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Dr David Griffiths

References of Papers: History of Numerical PDEs

  1. L. F. Richardson, The approximate arithmetical solution by finite differences of physical problems involving differential equations with applications to the stress in a masonry dam, Phil. Trans. Roy. Soc. London, A210, 307-357, 1910.
  2. L. F. Richardson, Weather Prediction by Numerical Process, 1922, Cambridge University Press
  3. L. F. Richardson & J. A. Gaunt, The deferred approach to the limit, Phil. Trans. Roy. Soc. London, Ser. A, vol. 226,229-361, 1927
  4. R. Courant, K. Friedrichs & H. Lewy, Uber die partiellen Differenzengleichungen der mathematischen Physik, Math. Ann., 100,32-,1928. Translated by Phyllis Fox: On the partial differential equations of Mathematical Physics, AEC Res. & Dev. Report, NYO-7689, New York University, 1956
  5. A practical method for numerical evaluation of solutions of partial differential equations of the heat-conduction type, J. Crank & P. Nicolson, Proc. Camb. Phil. Soc., 43, 50-67, 1947.
  6. G. G. O'Brien, M. A. Hyman & S. Kaplan, A study of the numerical solution of partial differential equations, J. Math. Physics, 29, 223-251 (1951)
  7. A. R. Mitchell, Relaxation Methods in Compressible Flow, Ph D Thesis, St Andrews, (1950)
  8. R. V. Southwell & D. N. de G. Allen, Relaxation methods applied to determine the motion in two dimensions of a viscous fluid past a fixed cylinder, Quart. J. Mech. Appl. Math., 129-145, 8, 1955.
  9. A. M. Il'in, Differencing scheme for a differential equation with a small parameter affecting the highest derivative, Math. Notes Acad. Sci. USSR, 6, 592-602(1969)
  10. D N de G Allen, Relaxation Methods in Engineering and Science, McGraw Hill, 1954.

Links Related to the History of Numerical PDEs

  • Lewis Fry Richardson From Wikipedia, the free encyclopedia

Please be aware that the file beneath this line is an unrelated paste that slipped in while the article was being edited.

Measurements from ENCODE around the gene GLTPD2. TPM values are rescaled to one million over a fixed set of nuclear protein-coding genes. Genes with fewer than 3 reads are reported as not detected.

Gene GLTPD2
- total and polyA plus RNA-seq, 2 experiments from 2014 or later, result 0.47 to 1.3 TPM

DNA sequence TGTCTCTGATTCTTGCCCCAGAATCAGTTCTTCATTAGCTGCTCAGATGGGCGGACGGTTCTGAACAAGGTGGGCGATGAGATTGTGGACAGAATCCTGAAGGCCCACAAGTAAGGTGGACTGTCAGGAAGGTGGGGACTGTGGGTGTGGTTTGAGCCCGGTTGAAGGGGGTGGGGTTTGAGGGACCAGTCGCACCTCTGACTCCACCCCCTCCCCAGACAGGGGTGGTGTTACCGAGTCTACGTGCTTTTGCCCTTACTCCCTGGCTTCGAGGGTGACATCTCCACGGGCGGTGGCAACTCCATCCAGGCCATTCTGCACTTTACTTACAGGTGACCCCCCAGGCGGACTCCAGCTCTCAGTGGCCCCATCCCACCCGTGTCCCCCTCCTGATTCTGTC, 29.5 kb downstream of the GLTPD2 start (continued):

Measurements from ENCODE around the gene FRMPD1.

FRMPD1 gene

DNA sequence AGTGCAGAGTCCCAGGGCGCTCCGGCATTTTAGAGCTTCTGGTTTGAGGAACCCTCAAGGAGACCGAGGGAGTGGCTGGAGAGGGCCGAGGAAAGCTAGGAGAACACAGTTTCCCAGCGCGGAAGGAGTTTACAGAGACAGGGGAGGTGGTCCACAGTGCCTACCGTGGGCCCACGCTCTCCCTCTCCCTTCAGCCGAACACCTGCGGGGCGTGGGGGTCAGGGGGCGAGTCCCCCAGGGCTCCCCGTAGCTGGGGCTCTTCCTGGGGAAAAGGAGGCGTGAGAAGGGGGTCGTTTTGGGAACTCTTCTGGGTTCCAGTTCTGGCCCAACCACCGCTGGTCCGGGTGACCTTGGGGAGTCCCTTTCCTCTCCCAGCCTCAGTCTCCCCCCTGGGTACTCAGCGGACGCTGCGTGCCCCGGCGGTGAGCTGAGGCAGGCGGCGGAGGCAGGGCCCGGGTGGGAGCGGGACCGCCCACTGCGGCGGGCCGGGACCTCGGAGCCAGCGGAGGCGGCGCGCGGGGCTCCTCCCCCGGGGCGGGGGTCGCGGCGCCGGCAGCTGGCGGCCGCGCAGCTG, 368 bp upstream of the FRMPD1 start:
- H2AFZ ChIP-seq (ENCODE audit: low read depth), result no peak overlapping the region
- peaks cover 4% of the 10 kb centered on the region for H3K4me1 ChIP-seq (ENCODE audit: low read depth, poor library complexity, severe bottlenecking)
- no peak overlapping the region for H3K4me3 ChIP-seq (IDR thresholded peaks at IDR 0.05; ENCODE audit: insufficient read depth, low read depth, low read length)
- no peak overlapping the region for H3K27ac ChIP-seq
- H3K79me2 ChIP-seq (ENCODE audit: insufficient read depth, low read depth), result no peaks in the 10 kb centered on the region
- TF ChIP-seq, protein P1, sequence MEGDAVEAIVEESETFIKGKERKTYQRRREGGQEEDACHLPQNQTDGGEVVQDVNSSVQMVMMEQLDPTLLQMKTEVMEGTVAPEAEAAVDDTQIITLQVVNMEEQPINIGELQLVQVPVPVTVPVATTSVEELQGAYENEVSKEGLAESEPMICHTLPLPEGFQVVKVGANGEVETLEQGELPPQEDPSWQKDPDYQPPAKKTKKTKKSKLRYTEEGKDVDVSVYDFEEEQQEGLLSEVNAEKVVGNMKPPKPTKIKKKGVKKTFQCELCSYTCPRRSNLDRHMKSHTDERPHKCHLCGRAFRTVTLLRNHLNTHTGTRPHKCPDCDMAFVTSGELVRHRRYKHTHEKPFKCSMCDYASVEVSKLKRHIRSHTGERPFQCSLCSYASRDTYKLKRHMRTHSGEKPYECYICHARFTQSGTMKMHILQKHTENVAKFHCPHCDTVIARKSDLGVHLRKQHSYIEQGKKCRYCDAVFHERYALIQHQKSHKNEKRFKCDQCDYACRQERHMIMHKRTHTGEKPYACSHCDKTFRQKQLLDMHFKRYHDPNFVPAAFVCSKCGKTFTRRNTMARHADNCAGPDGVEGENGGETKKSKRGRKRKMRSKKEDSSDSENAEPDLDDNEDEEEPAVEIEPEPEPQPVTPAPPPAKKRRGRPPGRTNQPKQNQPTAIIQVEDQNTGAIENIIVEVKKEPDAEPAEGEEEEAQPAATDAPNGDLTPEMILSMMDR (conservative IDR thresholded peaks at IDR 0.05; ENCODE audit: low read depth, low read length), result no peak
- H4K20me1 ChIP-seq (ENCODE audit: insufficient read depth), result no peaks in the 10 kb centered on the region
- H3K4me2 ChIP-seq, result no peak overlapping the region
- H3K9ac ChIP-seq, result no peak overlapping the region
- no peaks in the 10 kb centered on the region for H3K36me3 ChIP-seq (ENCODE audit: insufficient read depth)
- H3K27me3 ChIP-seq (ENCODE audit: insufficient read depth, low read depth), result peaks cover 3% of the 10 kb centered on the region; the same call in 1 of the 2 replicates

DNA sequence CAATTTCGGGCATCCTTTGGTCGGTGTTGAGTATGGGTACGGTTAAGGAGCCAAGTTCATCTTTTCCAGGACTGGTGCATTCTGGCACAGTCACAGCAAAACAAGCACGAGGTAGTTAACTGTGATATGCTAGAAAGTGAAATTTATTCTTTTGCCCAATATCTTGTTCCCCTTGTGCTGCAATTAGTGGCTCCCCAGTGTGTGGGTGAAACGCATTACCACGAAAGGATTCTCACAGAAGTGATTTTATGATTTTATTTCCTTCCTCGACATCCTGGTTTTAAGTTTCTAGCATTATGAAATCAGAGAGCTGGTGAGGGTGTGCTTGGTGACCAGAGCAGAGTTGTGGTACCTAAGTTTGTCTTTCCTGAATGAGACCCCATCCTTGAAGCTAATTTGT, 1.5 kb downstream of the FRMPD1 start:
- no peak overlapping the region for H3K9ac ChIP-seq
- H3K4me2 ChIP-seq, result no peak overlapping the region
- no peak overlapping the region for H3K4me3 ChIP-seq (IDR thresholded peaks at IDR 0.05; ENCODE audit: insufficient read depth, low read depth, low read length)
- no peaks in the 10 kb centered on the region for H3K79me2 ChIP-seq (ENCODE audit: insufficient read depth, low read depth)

• Lewis Fry Richardson (1881-1953)- a short biography ( St Andrews University History of Mathematics archive)
  • Weather, War, and Mathematics by Philip J. Davis, SIAM News, Volume 29, Number 9, November 1996. Reviews of
    1. The Forgiving Air: Understanding Environmental Change By Richard C.J. Somerville, University of California Press, Berkeley, 1996, 195 pages, $21.95
    2. The Collected Papers of Lewis Fry Richardson, Oliver M. Ashford et al., eds., Cambridge University Press, Cambridge, 1993, 2 volumes, 500 pages each, $150.00 each
    3. Prophet or Professor? The Life and Work of Lewis Fry Richardson. By Oliver M. Ashford, A. Hilger, Boston, 1985, 309 pages
  • Richardson: "The first to apply mathematical techniques to weather forecasting. Initial plan required 3 months' worth of calculations to predict weather for next 24 hours. Became practical post-Turing. Pacifist. Contributed to calculus and study of diffusion (intermingling of molecules or other small particles by random thermal motion. " From Jeff Whittington's index of mathematicians and related types: logicians, philosophers, physicists, economists, and others.
  • Dr. Vannevar Bush and the Differential Analyzer (1931)
  • Differential Analyser made with Meccano Tim Robinson's Meccano Computing Machinery web site
  • University of Manchester, National Archive for the History of Computing
  • Vannevar Bush's Analog Computer -- The Differential Analyser Notes abstracted from the book Bebop BYTES Back (An Unconventional Guide to Computers) Copyright Information
  • Endless Frontier: Vannevar Bush, Engineer of the American Century, G. Pascal Zachary, The Free Press, N.Y., 1997, 512 pages, $32.50. Reviewed in SIAM News, Vol 31, No. 10, Dec. 1998: Vannevar Bush: The History of his Moment, His Moment in History, Richard H. Herman.
    See also:
    Memex (a portmanteau of "memory extender") is the name given by Vannevar Bush to the theoretical proto-hypertext computer system he proposed in his 1945 The Atlantic Monthly article "As We May Think".
  • Olaus Magnus Friedrich Erdmann Henrici (1840-1918) "...he introduced a Mechanics Laboratory and a Harmonic Analyser." (MacTutor History of Mathematics archive)
  • Slide Rule Instructions.
  • William Henry Wittrick 1922-1986, "...the method of analysis was based on Sir Richard Southwell's tension coefficient method and was set out in tabular form, whilst the arithmetic was done on a Fuller calculator, a slide rule with a scale 500 in. long in the form of a helix on a cylinder about 3 in. in diameter.
  • " The history of computation at Queen's began in the early 1860s when James Thomson invented an analog integrator, known as the Differential Analyser, which was used by his brother, Lord Kelvin, for computing tide tables. The tradition of computation was continued by Sir David Bates FRS, who used a differential analyser when he was a student at Queen's in the 1930s. Later, in 1959, he established the first lectureship in Digital Computing within the Department of Applied Mathematics and purchased the university's first digital computer, a DEUCE, in 1961." From The Queen's University of Belfast, Department of Computer Science.